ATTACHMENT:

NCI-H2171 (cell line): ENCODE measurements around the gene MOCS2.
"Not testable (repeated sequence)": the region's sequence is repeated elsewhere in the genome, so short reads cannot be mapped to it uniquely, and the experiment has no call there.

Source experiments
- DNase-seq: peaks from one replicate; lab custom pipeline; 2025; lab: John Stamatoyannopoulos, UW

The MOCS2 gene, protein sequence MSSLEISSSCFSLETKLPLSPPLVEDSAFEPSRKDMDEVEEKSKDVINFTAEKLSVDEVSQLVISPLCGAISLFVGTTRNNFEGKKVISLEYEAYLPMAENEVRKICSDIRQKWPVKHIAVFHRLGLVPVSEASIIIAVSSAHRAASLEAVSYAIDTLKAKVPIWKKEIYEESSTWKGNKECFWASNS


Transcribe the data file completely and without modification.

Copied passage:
NCI-H2171 (cell line): ENCODE measurements around the gene MOCS2.
"Not testable (repeated sequence)": the region's sequence is repeated elsewhere in the genome, so short reads cannot be mapped to it uniquely, and the experiment has no call there.

Source experiments
- DNase-seq: peaks from one replicate; lab custom pipeline; 2025; lab: John Stamatoyannopoulos, UW

The MOCS2 gene, protein sequence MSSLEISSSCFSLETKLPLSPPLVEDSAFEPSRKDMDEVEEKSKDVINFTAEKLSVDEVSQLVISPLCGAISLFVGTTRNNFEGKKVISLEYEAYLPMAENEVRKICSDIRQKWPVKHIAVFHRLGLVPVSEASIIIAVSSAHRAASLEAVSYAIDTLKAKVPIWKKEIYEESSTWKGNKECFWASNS